3. Roll out the dough on a lightly loured surface and use to line the flan tin. Prick gently then bake blind for 10 minutes at 200 degrees Celsius. Usually I use dried chick peas on top of tin foil when I bake blind. However, this flan is very large and my chick peas barely made an impact, so instead, I weighted the pastry down with a few small ramekins.

4. Remove the baking beans (or ramekins!) and foil, then bake the pastry shell for another 5 minutes until it had dried out (no soggy bottoms for Mary!)

5. Remove the pastry case from the oven, and reduce the temperature to 180 degrees Celsius.

6. Beat the eggs in a bowl and add the cream, lemon zest and juice, and caster sugar. Stir until smooth, then pour into the pastry shell.

7. Bake for 35-40 minutes until the lemon filling has set.

8. Leave to cool a little, then decorate with icing sugar and lemon twists or zest.

Friday, 2 September 2011

More family favourites - Home-made strawberry jam

Not to suggest that all of the time spent at my mother's was taken up with culinary endavours, but we did set ourselves the task of creating a batch of the world's most delicious strawberry jam. For my mother, who is an accomplished and enthusiastic jam maker, I think this was not such a great challenge. However, I'm more of a chutney fan myself, and this was my first foray into the sticky world of jam-making. So here's what we did...

Home-made strawberry jam

1kg strawberries, hulled (large ones halved or quartered)
500g granulated sugar
550g jam sugar with added pectin
150ml lemon juice

About 4 sterilised jars (still warm from the sterilisation process)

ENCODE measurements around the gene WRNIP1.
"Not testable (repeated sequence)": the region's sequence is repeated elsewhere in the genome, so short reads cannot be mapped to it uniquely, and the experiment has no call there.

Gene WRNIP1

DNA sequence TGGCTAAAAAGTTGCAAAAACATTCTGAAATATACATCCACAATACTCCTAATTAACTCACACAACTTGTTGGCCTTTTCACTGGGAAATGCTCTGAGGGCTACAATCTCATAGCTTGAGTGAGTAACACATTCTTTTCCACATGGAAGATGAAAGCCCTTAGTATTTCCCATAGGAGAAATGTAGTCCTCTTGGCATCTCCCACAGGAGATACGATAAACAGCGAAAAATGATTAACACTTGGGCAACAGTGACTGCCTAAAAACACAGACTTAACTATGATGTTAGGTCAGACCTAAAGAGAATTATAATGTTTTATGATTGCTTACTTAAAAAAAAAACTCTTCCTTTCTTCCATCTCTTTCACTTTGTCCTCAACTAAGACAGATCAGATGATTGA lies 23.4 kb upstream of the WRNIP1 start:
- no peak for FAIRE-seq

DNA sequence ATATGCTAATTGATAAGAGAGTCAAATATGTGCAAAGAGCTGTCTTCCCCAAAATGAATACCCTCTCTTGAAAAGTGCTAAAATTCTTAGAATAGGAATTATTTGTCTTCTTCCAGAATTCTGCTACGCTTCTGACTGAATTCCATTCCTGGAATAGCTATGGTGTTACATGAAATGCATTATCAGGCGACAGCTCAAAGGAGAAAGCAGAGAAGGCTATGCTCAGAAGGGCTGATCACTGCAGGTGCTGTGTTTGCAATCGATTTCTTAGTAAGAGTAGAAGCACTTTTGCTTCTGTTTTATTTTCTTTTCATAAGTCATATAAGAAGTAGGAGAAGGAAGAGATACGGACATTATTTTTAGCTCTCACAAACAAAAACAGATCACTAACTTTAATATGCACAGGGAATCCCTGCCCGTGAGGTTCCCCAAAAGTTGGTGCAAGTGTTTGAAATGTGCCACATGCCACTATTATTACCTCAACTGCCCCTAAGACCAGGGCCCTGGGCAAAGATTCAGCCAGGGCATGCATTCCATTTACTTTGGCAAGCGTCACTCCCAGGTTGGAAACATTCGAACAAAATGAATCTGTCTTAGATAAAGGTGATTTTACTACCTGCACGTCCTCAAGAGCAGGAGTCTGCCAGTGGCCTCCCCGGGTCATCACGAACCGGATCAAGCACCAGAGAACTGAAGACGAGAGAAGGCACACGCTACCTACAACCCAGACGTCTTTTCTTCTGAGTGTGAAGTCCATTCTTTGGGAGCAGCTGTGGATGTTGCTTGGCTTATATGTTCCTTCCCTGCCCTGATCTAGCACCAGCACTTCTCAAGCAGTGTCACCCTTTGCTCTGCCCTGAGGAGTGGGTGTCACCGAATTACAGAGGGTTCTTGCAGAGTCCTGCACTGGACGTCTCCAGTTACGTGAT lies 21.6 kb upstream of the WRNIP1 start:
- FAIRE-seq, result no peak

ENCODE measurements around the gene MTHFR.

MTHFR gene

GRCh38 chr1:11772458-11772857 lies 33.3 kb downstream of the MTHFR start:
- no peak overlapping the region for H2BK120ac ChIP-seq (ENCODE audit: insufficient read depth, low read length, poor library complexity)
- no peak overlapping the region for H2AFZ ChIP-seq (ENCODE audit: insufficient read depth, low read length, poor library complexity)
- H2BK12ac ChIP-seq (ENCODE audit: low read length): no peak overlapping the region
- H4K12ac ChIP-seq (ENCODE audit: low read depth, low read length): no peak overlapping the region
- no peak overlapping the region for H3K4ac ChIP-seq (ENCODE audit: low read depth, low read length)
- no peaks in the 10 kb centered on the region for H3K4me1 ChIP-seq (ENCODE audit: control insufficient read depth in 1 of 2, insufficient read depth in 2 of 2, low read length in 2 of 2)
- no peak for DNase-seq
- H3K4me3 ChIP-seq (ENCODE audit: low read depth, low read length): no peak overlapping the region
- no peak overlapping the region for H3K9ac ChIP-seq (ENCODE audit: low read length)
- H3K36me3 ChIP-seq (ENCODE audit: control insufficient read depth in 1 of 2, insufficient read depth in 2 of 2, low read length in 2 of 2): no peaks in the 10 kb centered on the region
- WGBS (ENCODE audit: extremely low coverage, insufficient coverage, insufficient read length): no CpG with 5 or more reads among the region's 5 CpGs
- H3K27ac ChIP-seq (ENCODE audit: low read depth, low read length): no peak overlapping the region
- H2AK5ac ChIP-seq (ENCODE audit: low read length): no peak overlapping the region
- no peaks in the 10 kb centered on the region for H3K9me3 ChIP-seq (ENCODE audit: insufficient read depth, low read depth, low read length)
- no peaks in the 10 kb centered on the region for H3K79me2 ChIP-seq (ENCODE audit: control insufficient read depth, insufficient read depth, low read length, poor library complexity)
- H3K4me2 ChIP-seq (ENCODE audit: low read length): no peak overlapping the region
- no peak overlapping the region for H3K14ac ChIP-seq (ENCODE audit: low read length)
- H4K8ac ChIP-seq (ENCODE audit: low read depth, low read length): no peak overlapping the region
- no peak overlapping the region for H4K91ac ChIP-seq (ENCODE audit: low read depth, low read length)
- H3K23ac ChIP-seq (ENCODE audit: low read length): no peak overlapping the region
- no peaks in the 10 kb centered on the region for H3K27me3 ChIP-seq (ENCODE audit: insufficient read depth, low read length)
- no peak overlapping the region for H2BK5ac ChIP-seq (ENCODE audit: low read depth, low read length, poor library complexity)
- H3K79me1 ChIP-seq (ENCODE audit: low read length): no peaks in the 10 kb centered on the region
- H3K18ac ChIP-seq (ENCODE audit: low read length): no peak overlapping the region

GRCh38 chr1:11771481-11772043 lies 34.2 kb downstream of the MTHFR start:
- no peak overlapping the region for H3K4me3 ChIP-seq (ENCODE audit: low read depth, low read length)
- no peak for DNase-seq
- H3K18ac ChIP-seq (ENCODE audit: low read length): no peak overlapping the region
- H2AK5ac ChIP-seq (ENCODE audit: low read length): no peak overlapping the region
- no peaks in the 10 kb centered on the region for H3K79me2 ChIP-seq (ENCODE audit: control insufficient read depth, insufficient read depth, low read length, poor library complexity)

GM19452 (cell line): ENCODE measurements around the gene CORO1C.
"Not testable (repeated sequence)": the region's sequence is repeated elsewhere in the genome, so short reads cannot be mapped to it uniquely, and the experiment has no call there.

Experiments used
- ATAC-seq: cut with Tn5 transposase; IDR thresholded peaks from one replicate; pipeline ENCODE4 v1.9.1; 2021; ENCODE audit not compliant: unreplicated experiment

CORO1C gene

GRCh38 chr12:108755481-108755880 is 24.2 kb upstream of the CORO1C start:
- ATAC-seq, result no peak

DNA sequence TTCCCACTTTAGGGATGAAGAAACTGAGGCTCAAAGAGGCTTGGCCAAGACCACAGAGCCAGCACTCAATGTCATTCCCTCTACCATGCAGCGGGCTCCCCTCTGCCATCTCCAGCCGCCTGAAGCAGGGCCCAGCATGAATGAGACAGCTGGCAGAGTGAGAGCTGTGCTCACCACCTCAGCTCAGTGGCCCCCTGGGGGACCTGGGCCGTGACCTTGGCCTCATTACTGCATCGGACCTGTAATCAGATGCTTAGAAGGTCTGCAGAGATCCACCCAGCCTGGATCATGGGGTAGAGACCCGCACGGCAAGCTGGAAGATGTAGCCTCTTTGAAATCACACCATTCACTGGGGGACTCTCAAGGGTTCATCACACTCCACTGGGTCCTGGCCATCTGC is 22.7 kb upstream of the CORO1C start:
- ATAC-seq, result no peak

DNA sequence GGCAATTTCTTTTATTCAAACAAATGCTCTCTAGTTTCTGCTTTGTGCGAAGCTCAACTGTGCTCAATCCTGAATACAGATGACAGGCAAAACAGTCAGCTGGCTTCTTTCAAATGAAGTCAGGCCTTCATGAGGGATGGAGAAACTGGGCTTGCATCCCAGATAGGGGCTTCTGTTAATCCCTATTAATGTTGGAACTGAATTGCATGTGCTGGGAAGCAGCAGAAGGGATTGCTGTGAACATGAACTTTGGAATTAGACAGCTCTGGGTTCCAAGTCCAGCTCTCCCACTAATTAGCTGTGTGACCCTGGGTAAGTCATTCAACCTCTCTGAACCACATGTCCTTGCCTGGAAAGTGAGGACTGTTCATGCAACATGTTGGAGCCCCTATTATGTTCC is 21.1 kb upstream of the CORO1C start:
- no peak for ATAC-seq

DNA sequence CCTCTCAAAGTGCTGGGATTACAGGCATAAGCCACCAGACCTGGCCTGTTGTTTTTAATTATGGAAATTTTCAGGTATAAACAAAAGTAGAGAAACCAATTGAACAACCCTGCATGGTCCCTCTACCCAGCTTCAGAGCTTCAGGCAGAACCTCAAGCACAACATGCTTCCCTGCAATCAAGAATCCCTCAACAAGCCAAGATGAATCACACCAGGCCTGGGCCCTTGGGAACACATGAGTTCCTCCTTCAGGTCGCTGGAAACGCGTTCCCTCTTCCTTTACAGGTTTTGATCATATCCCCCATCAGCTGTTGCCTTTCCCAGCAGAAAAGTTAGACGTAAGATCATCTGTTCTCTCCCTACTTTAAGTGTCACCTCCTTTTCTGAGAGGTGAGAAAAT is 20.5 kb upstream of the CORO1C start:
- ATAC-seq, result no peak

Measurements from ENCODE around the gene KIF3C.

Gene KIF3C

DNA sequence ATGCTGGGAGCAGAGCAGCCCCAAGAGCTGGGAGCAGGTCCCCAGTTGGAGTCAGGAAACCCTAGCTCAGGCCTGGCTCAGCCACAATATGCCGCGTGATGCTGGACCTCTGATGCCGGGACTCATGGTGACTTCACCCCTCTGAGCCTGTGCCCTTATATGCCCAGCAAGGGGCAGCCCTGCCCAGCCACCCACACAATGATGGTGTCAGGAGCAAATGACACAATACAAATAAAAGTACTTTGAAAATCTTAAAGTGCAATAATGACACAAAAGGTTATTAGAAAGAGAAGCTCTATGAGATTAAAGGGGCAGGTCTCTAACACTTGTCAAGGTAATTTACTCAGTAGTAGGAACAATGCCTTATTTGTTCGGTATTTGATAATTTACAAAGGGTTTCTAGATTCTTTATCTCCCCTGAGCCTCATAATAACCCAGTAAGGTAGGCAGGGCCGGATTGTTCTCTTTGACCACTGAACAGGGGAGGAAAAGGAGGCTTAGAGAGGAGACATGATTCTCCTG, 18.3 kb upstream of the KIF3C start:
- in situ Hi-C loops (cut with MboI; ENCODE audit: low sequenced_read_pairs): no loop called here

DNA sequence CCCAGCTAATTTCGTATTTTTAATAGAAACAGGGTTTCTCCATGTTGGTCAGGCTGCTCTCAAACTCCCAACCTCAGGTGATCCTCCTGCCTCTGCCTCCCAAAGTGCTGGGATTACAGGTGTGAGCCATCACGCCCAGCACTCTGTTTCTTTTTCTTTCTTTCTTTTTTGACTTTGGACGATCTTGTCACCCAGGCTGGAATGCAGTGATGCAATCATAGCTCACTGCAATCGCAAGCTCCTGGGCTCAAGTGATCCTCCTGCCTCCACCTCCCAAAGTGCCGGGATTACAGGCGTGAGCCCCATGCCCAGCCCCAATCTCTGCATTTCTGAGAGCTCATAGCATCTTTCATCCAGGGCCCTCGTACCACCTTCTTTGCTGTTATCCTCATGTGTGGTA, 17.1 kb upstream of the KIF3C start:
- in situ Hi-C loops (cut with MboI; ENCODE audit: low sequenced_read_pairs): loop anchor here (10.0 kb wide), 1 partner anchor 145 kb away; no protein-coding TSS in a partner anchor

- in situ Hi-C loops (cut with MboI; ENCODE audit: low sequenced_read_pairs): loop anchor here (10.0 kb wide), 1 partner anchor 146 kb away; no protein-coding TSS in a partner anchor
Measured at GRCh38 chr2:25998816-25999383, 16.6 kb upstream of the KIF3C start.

1.       Put a saucer into the fridge. This cool saucer will be used later to test for setting point.

2.       Put 200g of strawberries into a pan, with about half of the granulated sugar, and mash gently.

   3.When warmed through, add the rest of the strawberries. Gently bring to simmering point, stirring carefully with a wooden spoon to stop it sticking. Simmer for about 10 minutes, or until the strawberries are softened.

   4. Add the rest of the sugar, stirring continuously.

   5. Once the sugar has dissolved, add the lemon juice. Bring back to the boil, and boil rapidly for 12-15 minutes, stirring occasionally.

   6. Test for setting point. If there is any scum on top of the jam, add a small knob of butter and stir in, as this will disperse the scum.

To test for setting point:
Put a blob of your jam onto a cool saucer. Leave for one minute, then push gently with your finger. If a clear path remains, then the jam is ready. If the jam is not ready, keep boiling and testing in increments of three minutes.

Decant into sterilised jars (still warm), seal and turn upside down and back again to improve the seal.

For me it seems that strawberry jam's main purpose in life (in my life, at least) is to team up with the decadent creaminess of Cornish clotted cream atop a delicious fruit scone, and to spend its brief existence being admired and devoured with equal delight.

I was very happy to seal this jam's fate.